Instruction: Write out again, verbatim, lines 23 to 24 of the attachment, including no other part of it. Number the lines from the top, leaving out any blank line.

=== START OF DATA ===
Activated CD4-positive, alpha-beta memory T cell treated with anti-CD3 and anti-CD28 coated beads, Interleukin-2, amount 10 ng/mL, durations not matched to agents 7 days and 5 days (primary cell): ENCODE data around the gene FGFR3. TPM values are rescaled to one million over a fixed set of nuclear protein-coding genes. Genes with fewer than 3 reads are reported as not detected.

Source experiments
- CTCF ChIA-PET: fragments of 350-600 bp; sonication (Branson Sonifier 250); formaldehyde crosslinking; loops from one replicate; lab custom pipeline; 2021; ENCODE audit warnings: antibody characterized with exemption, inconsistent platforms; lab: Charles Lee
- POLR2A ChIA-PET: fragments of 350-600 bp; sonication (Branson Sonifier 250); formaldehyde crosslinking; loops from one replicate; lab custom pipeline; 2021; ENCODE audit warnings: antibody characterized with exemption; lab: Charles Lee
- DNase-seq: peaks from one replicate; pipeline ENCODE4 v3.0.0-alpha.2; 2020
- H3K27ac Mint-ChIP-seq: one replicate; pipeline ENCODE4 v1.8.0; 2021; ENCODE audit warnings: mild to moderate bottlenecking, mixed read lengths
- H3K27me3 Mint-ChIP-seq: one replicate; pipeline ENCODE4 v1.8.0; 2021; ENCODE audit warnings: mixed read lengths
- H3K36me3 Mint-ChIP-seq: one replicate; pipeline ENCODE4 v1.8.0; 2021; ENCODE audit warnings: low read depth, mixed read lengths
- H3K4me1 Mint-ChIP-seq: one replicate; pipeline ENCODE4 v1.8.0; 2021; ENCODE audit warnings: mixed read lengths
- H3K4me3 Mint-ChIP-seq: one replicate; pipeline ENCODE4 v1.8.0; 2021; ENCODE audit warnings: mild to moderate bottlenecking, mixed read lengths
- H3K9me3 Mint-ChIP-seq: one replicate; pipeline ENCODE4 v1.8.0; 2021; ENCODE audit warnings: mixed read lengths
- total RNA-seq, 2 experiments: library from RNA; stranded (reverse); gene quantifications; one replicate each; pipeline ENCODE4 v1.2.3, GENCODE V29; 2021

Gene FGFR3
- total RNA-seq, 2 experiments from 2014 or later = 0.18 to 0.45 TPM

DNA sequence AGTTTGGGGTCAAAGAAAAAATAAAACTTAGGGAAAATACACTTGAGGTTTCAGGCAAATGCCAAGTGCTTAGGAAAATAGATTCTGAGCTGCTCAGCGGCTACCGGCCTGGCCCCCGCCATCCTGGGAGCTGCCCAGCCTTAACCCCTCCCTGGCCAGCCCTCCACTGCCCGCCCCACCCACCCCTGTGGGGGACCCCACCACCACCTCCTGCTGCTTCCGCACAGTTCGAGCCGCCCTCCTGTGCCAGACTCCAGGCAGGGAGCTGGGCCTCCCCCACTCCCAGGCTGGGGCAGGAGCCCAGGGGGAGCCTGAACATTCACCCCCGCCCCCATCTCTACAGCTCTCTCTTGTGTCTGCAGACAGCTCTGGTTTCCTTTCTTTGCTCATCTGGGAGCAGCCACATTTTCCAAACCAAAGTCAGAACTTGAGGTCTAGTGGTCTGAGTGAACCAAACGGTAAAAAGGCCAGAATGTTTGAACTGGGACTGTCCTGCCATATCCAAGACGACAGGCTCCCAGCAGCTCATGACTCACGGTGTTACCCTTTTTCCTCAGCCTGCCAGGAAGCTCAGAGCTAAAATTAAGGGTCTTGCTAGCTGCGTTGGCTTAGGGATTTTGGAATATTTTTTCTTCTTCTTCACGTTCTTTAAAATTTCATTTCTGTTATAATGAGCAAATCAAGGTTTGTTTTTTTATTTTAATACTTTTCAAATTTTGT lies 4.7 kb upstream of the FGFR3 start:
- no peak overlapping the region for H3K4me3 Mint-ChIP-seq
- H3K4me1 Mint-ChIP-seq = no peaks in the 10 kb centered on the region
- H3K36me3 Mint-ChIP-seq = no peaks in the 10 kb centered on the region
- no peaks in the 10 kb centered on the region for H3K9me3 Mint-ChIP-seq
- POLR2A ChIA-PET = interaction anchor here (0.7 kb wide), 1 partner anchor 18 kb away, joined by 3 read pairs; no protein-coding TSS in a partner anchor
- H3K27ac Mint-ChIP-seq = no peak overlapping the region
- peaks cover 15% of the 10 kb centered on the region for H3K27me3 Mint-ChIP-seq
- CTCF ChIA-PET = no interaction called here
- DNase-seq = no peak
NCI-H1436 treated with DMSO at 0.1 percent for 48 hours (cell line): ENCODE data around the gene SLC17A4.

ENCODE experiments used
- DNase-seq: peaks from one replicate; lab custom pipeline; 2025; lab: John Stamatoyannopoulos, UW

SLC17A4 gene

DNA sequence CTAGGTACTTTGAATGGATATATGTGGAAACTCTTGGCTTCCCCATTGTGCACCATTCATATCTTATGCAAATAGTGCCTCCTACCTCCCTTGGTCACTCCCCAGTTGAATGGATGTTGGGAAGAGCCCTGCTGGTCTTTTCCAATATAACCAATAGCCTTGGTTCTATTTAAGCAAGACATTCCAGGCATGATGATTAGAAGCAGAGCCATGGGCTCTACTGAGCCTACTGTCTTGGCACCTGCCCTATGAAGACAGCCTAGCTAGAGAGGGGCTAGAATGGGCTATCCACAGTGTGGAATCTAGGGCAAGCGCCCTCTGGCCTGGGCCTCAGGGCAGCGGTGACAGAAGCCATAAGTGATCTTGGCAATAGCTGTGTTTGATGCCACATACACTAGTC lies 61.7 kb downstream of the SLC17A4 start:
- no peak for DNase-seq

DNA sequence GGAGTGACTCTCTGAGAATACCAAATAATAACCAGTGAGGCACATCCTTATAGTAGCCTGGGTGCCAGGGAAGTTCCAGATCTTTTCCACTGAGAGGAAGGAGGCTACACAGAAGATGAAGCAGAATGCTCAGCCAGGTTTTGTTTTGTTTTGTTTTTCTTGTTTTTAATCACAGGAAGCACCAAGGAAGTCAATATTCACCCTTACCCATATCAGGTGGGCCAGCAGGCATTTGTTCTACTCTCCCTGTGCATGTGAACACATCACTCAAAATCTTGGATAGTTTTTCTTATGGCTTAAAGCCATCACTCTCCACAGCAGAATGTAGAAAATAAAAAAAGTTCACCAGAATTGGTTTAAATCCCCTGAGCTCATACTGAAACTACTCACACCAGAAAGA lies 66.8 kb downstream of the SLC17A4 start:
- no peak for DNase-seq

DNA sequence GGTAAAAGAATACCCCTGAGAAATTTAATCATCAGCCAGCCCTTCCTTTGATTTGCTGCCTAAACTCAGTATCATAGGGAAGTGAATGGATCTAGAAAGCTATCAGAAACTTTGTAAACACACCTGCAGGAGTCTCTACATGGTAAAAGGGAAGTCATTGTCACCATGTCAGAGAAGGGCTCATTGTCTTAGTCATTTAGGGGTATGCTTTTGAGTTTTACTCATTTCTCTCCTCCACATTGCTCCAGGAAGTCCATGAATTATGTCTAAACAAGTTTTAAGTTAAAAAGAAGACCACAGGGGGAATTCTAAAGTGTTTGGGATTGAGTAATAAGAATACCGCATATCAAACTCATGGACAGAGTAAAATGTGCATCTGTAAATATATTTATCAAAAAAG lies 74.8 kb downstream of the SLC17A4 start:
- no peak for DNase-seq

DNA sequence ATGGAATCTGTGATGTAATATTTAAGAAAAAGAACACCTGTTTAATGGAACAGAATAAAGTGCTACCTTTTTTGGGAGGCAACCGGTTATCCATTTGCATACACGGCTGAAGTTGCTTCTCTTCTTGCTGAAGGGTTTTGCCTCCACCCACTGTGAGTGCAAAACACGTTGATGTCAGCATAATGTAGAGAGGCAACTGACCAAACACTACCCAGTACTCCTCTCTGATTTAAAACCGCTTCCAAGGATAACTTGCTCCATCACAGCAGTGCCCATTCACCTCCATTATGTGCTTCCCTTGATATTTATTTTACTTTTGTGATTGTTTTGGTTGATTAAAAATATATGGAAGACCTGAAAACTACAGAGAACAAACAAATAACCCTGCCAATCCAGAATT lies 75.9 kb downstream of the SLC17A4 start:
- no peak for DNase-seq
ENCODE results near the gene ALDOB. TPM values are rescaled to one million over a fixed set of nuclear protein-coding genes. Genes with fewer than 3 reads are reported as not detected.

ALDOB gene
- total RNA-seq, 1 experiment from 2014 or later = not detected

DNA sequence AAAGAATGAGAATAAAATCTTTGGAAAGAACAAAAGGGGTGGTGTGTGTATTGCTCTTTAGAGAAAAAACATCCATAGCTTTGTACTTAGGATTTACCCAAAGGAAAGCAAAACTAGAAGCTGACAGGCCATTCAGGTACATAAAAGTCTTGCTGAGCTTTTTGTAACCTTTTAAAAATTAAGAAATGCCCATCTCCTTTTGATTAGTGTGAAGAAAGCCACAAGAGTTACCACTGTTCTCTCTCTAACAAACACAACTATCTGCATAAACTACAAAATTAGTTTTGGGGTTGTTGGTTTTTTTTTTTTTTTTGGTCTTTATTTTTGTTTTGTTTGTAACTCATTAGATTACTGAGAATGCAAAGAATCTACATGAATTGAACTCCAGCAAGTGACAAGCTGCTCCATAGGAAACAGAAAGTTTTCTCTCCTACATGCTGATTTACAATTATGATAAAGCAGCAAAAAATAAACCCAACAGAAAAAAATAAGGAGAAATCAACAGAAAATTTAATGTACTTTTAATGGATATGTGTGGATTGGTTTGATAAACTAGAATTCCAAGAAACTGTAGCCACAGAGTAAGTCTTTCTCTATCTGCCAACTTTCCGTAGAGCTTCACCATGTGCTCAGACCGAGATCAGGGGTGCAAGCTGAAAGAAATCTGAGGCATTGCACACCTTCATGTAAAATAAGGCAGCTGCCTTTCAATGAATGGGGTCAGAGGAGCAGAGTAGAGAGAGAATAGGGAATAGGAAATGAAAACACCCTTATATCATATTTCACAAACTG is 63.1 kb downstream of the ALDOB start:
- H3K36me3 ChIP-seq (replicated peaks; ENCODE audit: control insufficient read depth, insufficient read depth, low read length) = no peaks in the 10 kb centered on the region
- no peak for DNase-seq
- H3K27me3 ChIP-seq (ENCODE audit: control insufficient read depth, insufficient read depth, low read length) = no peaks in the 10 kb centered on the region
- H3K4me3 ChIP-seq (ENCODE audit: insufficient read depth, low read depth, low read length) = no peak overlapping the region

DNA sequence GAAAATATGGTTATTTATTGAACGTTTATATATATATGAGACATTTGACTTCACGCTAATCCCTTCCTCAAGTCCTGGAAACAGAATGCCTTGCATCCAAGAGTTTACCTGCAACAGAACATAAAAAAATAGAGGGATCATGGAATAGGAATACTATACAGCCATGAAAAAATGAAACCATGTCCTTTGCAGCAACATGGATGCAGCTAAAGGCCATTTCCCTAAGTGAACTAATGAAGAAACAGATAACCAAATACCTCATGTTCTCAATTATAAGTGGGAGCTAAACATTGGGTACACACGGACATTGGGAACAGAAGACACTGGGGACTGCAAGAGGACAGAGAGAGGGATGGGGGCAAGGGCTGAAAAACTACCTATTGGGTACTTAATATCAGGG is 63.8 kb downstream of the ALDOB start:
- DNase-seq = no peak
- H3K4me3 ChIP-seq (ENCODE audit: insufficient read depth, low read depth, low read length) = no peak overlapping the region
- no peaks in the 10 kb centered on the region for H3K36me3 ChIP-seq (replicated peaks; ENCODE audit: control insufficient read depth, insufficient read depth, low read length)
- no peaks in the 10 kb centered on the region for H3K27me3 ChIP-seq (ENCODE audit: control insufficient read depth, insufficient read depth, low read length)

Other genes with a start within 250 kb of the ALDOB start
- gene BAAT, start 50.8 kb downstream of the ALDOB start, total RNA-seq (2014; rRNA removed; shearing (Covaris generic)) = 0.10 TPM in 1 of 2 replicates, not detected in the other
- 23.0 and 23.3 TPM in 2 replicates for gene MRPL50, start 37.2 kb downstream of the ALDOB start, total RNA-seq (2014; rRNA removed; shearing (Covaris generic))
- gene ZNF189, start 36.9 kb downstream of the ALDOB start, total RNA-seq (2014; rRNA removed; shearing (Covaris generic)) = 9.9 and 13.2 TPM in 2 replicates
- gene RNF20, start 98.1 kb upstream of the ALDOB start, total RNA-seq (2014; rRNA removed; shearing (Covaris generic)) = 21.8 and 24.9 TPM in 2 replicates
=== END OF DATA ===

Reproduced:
- CTCF ChIA-PET = no interaction called here
- DNase-seq = no peak